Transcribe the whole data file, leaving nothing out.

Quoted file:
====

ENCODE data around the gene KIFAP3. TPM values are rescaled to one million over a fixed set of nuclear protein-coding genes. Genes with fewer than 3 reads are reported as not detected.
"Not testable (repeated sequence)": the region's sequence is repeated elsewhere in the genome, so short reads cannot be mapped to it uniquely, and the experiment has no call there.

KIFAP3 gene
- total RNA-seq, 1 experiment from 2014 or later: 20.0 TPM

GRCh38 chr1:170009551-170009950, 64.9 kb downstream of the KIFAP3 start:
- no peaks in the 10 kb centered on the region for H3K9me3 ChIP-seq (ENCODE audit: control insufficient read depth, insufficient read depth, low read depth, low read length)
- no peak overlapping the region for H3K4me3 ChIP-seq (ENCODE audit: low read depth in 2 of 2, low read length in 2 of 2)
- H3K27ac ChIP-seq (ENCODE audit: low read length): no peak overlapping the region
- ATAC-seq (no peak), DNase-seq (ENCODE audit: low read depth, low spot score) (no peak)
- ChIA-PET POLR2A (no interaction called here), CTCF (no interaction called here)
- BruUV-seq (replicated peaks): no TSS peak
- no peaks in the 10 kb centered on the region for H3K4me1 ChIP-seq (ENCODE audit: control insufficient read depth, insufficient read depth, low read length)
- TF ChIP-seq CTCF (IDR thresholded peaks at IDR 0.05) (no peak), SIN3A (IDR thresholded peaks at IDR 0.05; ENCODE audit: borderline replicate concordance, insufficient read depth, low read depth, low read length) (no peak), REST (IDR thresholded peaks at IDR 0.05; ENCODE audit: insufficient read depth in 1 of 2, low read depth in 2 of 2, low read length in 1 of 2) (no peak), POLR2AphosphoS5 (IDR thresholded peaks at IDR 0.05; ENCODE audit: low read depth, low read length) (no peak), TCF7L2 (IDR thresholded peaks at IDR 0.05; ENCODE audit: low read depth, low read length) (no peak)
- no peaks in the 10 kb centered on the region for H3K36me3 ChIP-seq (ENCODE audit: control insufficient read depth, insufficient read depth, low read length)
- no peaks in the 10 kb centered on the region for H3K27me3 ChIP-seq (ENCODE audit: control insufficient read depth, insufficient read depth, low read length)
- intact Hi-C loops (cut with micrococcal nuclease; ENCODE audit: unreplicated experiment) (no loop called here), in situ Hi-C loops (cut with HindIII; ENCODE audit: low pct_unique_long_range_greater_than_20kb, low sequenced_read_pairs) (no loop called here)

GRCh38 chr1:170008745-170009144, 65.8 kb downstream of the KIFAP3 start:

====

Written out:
ENCODE data around the gene KIFAP3. TPM values are rescaled to one million over a fixed set of nuclear protein-coding genes. Genes with fewer than 3 reads are reported as not detected.
"Not testable (repeated sequence)": the region's sequence is repeated elsewhere in the genome, so short reads cannot be mapped to it uniquely, and the experiment has no call there.

KIFAP3 gene
- total RNA-seq, 1 experiment from 2014 or later: 20.0 TPM

GRCh38 chr1:170009551-170009950, 64.9 kb downstream of the KIFAP3 start:
- no peaks in the 10 kb centered on the region for H3K9me3 ChIP-seq (ENCODE audit: control insufficient read depth, insufficient read depth, low read depth, low read length)
- no peak overlapping the region for H3K4me3 ChIP-seq (ENCODE audit: low read depth in 2 of 2, low read length in 2 of 2)
- H3K27ac ChIP-seq (ENCODE audit: low read length): no peak overlapping the region
- ATAC-seq (no peak), DNase-seq (ENCODE audit: low read depth, low spot score) (no peak)
- ChIA-PET POLR2A (no interaction called here), CTCF (no interaction called here)
- BruUV-seq (replicated peaks): no TSS peak
- no peaks in the 10 kb centered on the region for H3K4me1 ChIP-seq (ENCODE audit: control insufficient read depth, insufficient read depth, low read length)
- TF ChIP-seq CTCF (IDR thresholded peaks at IDR 0.05) (no peak), SIN3A (IDR thresholded peaks at IDR 0.05; ENCODE audit: borderline replicate concordance, insufficient read depth, low read depth, low read length) (no peak), REST (IDR thresholded peaks at IDR 0.05; ENCODE audit: insufficient read depth in 1 of 2, low read depth in 2 of 2, low read length in 1 of 2) (no peak), POLR2AphosphoS5 (IDR thresholded peaks at IDR 0.05; ENCODE audit: low read depth, low read length) (no peak), TCF7L2 (IDR thresholded peaks at IDR 0.05; ENCODE audit: low read depth, low read length) (no peak)
- no peaks in the 10 kb centered on the region for H3K36me3 ChIP-seq (ENCODE audit: control insufficient read depth, insufficient read depth, low read length)
- no peaks in the 10 kb centered on the region for H3K27me3 ChIP-seq (ENCODE audit: control insufficient read depth, insufficient read depth, low read length)
- intact Hi-C loops (cut with micrococcal nuclease; ENCODE audit: unreplicated experiment) (no loop called here), in situ Hi-C loops (cut with HindIII; ENCODE audit: low pct_unique_long_range_greater_than_20kb, low sequenced_read_pairs) (no loop called here)

GRCh38 chr1:170008745-170009144, 65.8 kb downstream of the KIFAP3 start: